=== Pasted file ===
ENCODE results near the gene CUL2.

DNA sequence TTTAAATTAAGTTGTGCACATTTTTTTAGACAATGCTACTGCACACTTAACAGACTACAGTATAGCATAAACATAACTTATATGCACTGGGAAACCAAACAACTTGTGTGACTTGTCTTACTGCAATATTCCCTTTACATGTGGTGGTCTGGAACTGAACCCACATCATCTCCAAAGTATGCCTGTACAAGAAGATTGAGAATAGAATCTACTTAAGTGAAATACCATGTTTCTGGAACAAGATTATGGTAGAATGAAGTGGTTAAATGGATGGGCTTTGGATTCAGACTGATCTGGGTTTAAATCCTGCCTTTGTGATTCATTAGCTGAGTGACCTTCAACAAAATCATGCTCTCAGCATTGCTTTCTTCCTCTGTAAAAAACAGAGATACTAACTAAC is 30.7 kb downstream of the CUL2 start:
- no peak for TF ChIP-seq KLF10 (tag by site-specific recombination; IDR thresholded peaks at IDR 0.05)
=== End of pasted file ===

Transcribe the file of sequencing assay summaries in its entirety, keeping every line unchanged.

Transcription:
ENCODE results near the gene CUL2.

DNA sequence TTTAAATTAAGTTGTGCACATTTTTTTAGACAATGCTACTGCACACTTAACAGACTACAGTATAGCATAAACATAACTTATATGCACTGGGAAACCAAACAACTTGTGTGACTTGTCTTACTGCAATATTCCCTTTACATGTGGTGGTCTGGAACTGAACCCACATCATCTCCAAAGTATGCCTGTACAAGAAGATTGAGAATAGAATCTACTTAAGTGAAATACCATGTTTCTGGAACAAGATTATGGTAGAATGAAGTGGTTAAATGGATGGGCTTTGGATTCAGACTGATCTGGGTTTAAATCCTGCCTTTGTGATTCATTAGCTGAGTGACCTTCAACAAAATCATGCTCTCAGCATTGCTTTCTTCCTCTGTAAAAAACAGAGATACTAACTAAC is 30.7 kb downstream of the CUL2 start:
- no peak for TF ChIP-seq KLF10 (tag by site-specific recombination; IDR thresholded peaks at IDR 0.05)